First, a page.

When Michelle* came home at the end of a long day, she dropped her purse, slipped off her shoes, and walked toward her bedroom. But on her way up the stairs, she stopped abruptly. Her heart raced—a familiar feeling. She saw that someone had turned a photo of her 12-year-old adopted daughter, Kelly, around to face the wall.
One of Michelle’s other children intended to make it clear—he didn’t want Kelly to return home. Ever.
Kelly struggles with developmental trauma (commonly called reactive attachment disorder or RAD)—a disorder in which children’s brains and development get disrupted by trauma they endured before the age of 4. Children with developmental trauma act much younger than their chronological ages. They’re also unable to trust others and attach in relationships.
Kelly temporarily lives in a therapeutic treatment family through the Institute for Attachment and Child Development (IACD). At IACD, Kelly gets the chance to heal and learn how to trust her parents with the help of therapeutic treatment parents, attachment therapists, neurofeedback, and a psychiatrist. Michelle and her husband are also an integral part of the clinical team and take part in weekly therapy sessions.
When Kelly joined their family at age 8, Michelle and her husband didn’t know what to expect. They knew Kelly may go through some rough times, but they had no idea how rough. And they certainly didn’t expect the whole family to experience trauma along with her.
Because of her early trauma at the hands of her biological parents, Kelly has an innate need to control her environment and push her family away to feel safe. To do so, she created chaos in her family constantly. Kids with developmental trauma fall on a spectrum and each of them are different, of course.
This is what developmental trauma looked like for Kelly in her family—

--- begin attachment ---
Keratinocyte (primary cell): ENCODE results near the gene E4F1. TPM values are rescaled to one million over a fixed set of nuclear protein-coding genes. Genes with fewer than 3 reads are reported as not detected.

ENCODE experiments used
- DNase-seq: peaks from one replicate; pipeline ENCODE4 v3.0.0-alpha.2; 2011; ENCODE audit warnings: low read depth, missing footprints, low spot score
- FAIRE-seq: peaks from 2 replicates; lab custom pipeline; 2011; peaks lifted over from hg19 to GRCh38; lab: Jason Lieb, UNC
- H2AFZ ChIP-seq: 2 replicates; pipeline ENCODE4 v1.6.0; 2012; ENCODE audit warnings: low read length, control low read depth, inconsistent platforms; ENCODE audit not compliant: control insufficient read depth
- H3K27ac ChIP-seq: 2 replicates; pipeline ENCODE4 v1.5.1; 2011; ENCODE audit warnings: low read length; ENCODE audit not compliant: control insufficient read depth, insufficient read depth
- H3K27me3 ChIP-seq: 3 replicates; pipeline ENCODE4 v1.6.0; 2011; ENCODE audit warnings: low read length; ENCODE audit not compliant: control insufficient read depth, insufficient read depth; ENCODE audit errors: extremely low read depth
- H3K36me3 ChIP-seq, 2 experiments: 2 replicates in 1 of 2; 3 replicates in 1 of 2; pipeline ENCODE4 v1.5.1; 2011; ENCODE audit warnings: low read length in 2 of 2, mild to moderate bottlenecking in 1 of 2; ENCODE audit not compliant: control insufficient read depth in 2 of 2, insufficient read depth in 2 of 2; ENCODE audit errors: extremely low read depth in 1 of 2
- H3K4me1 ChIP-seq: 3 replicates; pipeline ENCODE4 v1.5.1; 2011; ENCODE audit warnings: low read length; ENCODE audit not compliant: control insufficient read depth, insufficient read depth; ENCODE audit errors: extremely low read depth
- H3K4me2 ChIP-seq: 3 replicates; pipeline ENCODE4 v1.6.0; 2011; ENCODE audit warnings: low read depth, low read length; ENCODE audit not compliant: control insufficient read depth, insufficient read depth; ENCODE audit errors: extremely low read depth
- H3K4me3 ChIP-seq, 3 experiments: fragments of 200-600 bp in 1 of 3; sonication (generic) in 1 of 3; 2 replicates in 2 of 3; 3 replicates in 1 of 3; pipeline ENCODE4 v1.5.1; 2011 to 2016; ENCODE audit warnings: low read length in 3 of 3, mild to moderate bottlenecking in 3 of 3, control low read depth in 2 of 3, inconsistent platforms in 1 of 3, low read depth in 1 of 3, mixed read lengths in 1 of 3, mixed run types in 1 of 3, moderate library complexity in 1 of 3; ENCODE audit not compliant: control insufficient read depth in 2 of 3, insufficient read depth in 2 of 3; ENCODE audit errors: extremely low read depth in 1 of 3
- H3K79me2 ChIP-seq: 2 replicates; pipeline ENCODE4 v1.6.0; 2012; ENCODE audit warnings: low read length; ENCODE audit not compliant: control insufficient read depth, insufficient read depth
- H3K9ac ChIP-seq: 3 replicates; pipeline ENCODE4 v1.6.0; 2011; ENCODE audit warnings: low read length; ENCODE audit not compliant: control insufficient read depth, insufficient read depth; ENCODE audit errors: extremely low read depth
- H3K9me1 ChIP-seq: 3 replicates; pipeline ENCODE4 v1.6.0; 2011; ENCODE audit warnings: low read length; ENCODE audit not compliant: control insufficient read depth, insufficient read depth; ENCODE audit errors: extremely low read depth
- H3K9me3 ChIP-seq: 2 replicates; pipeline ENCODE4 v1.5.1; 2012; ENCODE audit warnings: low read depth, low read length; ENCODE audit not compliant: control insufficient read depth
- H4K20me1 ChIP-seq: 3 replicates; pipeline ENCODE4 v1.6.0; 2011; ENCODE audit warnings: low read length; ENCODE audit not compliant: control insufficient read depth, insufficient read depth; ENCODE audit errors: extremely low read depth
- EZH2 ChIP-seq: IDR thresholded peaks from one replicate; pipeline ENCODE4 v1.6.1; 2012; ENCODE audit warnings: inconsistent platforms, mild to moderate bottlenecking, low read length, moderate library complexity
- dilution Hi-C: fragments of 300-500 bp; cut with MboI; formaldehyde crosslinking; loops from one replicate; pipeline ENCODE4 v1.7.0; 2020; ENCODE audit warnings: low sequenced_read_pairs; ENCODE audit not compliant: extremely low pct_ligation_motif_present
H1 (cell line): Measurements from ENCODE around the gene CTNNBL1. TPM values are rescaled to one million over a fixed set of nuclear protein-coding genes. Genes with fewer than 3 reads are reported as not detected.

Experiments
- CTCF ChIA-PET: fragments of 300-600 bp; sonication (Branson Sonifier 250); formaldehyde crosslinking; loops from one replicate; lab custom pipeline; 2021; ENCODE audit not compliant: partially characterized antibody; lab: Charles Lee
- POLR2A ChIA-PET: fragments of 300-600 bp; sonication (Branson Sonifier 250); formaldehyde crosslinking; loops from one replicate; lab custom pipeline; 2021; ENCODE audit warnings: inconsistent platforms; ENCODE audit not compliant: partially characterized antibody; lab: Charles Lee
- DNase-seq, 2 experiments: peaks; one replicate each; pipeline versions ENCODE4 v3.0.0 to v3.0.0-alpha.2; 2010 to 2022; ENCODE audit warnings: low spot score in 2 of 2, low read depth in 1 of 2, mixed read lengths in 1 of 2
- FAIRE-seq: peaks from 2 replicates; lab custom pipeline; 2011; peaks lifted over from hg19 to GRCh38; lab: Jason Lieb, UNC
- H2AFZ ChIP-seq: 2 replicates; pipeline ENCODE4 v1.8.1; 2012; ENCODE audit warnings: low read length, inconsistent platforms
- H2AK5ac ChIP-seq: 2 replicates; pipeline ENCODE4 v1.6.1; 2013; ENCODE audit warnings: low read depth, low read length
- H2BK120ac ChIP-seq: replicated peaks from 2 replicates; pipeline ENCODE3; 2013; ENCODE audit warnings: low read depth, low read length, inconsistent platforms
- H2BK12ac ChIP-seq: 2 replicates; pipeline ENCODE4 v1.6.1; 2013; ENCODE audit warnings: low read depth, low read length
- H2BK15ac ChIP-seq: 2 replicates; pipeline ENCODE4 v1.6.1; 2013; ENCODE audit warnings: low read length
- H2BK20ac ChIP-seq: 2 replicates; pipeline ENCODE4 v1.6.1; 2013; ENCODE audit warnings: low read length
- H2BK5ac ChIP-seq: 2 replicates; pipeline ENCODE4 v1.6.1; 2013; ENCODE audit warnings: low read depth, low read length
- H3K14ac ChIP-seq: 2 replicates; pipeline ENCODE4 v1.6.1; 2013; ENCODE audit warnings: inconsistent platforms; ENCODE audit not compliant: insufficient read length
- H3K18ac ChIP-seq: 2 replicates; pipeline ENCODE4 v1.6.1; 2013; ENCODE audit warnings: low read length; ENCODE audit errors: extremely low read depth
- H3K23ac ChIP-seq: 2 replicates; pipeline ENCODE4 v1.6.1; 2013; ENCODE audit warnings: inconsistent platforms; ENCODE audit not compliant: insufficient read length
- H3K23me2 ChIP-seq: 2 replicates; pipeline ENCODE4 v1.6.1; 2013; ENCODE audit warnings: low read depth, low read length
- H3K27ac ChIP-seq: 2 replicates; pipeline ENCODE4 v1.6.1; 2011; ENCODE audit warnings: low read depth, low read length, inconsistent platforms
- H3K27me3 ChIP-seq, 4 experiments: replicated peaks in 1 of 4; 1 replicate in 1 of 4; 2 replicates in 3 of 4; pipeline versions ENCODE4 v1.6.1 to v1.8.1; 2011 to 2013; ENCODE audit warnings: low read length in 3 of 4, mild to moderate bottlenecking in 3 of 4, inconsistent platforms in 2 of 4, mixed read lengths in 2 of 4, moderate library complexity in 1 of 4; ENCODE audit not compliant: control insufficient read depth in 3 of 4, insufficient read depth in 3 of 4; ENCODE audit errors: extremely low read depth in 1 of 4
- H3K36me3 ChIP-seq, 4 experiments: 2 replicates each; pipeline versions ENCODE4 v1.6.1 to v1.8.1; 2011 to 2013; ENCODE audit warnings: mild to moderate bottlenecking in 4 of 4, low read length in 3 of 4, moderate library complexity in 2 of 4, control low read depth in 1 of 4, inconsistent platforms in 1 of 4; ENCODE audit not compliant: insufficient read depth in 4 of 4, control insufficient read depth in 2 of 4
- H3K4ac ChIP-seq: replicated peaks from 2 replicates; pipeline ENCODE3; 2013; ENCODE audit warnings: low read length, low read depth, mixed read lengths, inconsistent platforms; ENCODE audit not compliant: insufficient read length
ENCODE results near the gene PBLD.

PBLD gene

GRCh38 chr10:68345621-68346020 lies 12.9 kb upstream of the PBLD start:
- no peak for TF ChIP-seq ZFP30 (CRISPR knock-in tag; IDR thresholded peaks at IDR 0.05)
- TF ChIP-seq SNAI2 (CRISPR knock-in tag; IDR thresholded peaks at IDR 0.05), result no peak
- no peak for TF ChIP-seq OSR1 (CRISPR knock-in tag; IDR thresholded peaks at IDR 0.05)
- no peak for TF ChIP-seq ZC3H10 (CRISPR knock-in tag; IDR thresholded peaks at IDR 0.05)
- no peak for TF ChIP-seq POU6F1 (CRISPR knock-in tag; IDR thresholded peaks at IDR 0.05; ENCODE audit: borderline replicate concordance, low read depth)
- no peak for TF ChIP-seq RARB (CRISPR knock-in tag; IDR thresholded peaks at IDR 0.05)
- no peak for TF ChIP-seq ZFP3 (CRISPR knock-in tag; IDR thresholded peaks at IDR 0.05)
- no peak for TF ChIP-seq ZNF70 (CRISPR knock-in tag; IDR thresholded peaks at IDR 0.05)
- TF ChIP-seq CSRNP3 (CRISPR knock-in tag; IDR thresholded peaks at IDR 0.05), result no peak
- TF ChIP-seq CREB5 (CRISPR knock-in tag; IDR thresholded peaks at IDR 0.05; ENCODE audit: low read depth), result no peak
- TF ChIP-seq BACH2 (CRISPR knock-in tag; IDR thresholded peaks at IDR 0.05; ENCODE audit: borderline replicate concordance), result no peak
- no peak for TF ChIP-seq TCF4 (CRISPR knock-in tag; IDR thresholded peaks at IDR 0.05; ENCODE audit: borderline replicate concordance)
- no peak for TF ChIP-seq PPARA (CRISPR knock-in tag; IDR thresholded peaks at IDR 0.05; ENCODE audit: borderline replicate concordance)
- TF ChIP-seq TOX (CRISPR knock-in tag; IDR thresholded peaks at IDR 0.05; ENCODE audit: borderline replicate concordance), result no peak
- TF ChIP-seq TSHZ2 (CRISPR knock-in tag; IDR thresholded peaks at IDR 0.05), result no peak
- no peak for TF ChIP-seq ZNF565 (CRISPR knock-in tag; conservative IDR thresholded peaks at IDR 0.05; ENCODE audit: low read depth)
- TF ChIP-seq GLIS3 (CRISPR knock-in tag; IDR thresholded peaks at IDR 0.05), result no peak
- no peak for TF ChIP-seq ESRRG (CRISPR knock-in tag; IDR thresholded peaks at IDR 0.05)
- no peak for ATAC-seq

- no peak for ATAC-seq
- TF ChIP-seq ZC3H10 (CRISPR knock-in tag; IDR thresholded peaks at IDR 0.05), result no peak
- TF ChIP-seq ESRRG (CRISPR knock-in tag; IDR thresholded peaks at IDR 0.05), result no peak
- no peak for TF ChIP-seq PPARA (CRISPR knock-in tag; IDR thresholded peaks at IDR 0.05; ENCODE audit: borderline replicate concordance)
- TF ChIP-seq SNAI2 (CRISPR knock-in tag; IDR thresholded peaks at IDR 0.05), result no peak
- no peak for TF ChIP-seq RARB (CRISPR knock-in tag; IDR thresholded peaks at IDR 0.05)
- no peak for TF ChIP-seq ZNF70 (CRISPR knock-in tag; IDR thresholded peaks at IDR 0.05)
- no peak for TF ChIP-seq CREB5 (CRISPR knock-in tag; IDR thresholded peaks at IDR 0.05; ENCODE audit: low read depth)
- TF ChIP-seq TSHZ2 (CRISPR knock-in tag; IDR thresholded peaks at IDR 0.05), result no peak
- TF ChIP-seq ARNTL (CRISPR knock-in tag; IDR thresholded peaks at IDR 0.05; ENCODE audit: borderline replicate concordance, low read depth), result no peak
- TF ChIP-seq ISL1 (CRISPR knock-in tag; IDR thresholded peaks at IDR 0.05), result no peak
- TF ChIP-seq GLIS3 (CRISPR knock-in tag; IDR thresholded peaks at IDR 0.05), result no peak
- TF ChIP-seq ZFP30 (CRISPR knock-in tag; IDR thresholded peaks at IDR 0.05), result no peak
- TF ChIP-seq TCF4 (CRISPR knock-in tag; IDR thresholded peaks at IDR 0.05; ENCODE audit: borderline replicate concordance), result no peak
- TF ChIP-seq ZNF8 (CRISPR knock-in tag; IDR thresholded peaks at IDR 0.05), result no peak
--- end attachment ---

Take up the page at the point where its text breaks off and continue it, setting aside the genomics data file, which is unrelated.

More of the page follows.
When Michelle greeted Kelly good morning, Kelly typically responded with something along the lines of, “Pieces of s***. I hate this family.” When asked to brush her teeth, start her homework, or any other parental request, Kelly threw a temper tantrum. She punched walls, knocked furniture over, slammed doors, and spit in Michelle’s face. Kelly even tried to tear surgical stitches out of Michelle’s back. Kelly commonly took things from Michelle’s purse or her room. She also made false allegations of abuse toward Michelle out in the community. In the car, Kelly threw water bottles and other objects at Michelle, pulled her hair, and punched windows while Michelle drove. Kelly threatened to kill Michelle and harmed their family pets. In the middle of the night, Kelly often stood at the end of Michelle’s bed and stared at her.
Kelly also tried to push her brothers away. She bit and punched herself and blamed her brothers for hurting her. She’d urinate all over the toilet seat and blame them. During family outings, she’s interrupt the fun by running away and causing a scene. Or she’d sneak food of which she is allergic into the home and eat it before an event so the family couldn’t go out. When her brothers played in the backyard with their friends, Kelly climbed out her bedroom window and threw objects at them from the roof. As the family attempted to fall asleep at night, Kelly typically hit the wall between she and her brother’s room over and over and yelled that he was stupid.
Not all children with developmental trauma are as severe as Kelly. Yet, it is important to understand the realities for the children and families who do struggle like they did.